But at the same time, you are right to point out that flawed social and economic ideas have consequences. I think if the US can get its act together culturally, economically and politically (which is certainly a tall order, as it stands now), it can get back on track. But it likely will no longer be the biggest, baddest power around, with nations like China, India or Brazil coming up fast.

Tchardo on May 14, 2010:

Thorough, and perfectly put together. I very much approve.

Their conceptualization of America as all that matters, as a fortress of impermeable barriers, does not match trends toward outsourcing, or the nature of their economic ties to countries which they are keeping desperate, which make it clear that their way of life is neither sustainable on its own nor good for the rest of the world on which they rely.

Even if America was self-sufficient, the level of narrow-mindedness you've described is self-destructive as, sociologically speaking, it cannot abide itself... not only is such a course for a culture leaving it prone to stagnation and rotting, but the tearing apart of itself as well.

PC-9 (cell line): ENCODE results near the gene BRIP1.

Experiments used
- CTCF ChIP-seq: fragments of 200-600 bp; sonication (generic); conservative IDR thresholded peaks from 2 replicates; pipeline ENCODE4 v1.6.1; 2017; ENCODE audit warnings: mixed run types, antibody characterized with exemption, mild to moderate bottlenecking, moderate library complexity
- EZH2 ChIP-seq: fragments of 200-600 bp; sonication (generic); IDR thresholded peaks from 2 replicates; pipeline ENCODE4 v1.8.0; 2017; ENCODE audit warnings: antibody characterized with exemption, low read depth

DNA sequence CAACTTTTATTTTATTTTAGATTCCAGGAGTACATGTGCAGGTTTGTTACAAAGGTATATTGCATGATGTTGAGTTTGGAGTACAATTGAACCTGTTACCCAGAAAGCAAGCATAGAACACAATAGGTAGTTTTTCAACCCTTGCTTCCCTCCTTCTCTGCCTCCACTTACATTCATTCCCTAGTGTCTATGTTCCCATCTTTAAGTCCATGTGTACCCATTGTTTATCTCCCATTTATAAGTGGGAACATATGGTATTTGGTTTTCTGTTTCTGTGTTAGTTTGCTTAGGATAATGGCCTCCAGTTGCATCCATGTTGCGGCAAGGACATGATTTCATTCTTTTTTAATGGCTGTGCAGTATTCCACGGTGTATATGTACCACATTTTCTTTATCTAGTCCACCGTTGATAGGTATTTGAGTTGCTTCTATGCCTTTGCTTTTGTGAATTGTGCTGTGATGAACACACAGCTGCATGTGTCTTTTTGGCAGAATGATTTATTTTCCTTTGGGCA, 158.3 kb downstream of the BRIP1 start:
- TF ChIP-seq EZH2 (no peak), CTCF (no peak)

I fear that it's time has passed, and the seeds of a new age need to be sown... but I also fear that I'm a little on the paranoid side :)

Anyway, again: excellent hub.

secularist10 (author) from New York City on May 12, 2010:

Thanks, Jane. Yes, I should know, being a former economic libertarian myself.

Jane Bovary from The Fatal Shore on May 11, 2010:

Talking to a hard-core Libertarian is very much like talking to a religious zealot..they have too much blind faith in the *market* when anyone with half an eye can see that the interests of the market and the interests of people dont always coincide.

Brilliantly put together.